Intel® Embree Ray Tracing Kernels
Discussion forum on the open source ray tracing kernels for fast photo-realistic rendering on Intel® CPU(s)
282 Discussions

Wrong normal returned

Beginner
1,315 Views

Hello again,

I'm having problems with embree returning the wrong normal. Here's what I did to test this, create a sphere where the front faces are all facing out, shoot rays from outside towards the sphere and often the dot(raydir, Ng) returns positive as oppose to negative.

I have no clue what's going on and yes I do have ROBUST set. Can you help? thank you.

9 Replies
Employee
1,315 Views

Hi,

The triangle geometry normal (which is returned in the ray hit structure) is computed by:

e1 = v0-v1, e2 = v2-v0, Ng = e1 x e2

Obviously the normal orientation depends on the order of v0,v1,v2. As long as all your input triangles are correctly oriented you should be able to modify your front/back-face test to get consistent results.

Hope this helps.

Beginner
1,315 Views

Hi and thanks for the answer but the problem isn't that because I tested it with many shapes, even a simple cube and it still does it. I also use my own normal calculation and still have few out of millions. If I use my own kdtree instead it works fine with the exact same code. I wonder, how is it affected by tnear and does the returned tfar adjusted properly to account for tnear?

Moderator
1,315 Views

The winding order of the triangles determines which direction the geometry normal is pointing into. Just switch two vertices of each triangles to invert the winding order, or negate the returned Ng.

New Contributor I
1,315 Views

Just a wild guess, but if you transform the vertices with a matrix with negative parity, you have to switch the order of triangles so the face orientation is preserved.

For 4*3 affine TM you can compute parity using:

INLINE float parity() const {
return dot(cross(getColumn(0), getColumn(1)), getColumn(2));
}

Beginner
1,315 Views

Thank you guys but the problem is not the winding order. It seems to happen because of the float error. How do you handle a corner of a room for example, when a ray hit wall 1 at a distance of 0.000001 from wall 2 and the ray bounces towards wall 2, tfar return 0 as a distance and return wall 1 as the hit object, even if I use the filter function to skip self hit. It should at least return wall 2 as the object hit even if tfar return 0.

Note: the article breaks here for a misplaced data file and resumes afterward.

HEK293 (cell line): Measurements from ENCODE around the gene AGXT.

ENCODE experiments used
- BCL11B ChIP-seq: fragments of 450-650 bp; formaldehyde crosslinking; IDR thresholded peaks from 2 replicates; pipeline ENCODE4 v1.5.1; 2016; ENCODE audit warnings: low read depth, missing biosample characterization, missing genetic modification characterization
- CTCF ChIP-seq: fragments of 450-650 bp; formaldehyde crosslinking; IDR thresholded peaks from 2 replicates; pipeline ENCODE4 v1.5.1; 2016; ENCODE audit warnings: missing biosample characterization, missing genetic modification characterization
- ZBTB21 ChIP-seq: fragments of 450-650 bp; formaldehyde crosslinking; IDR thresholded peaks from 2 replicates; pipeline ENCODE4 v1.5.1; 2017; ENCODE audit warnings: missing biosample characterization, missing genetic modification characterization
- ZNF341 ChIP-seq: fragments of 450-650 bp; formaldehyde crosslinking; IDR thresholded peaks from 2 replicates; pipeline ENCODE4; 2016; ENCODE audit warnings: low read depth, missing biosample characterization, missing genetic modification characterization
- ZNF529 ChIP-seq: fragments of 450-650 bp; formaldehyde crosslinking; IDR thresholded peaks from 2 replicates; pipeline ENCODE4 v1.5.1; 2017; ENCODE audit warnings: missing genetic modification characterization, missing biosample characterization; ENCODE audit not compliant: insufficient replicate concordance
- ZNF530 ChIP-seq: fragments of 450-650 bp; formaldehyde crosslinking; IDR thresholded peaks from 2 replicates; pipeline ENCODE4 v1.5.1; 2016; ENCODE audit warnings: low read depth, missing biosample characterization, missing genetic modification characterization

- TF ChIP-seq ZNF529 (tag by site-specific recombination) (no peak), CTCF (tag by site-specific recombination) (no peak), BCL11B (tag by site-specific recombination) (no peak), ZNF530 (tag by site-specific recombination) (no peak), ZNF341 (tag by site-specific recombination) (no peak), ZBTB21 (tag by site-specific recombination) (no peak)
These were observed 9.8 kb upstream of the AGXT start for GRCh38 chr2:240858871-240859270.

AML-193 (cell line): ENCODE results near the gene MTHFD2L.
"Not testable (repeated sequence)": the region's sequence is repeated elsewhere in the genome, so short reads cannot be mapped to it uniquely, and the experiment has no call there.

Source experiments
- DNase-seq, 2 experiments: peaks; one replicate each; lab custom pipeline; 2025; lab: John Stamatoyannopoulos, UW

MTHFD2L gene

Moderator
1,315 Views

Try to enable RTC_SCENE_ROBUST mode at scene construction time. This will almost guarantee that your mesh will be watertight when intersecting and should fix the missed intersection with wall 2.

If you filter out the hit to wall 1 using the filter functions, you should not get wall 1 as hit reported. Alternatively, you can also try to initialize tnear to some small epsilon (e.g. 1E-5) to avoid self intersections.

Beginner
1,315 Views

I did this too but the problem happen with large values. For example, if you have 2 triangles on top of each other but separated by 0.0001 and your ray origin is at 9.77777E15 and shoot a ray to the triangles, using ray.org + ray.dir * tfar will have the hit point before the 2 triangles or perhaps after both triangles, messing everything up. In the case of a corner, if the ray from outside happen to hit wall 1 at a distance of 1e-10 of wall 2, the hit point is pass both walls, or before, or on wall 2, sometimes wall 1, because of the float precision error how do we ensure proper hit point even with super small or super big values? I thought by using tnear=0 and using the filter to detect self hit would work but it doesn't because of the hit point being too far after or before, hitting something different in some cases.

Moderator
1,315 Views

If you are really concerned about these corner cases you could use the filter functions to collect all hits along the ray into some list. After that you can manage the corner cases by hand.

Beginner
1,315 Views

I'm not concerned about the corners, I'm concerned about the artifacts and I'm trying to find a way to make this work without artifacts which seems to always come from the corners.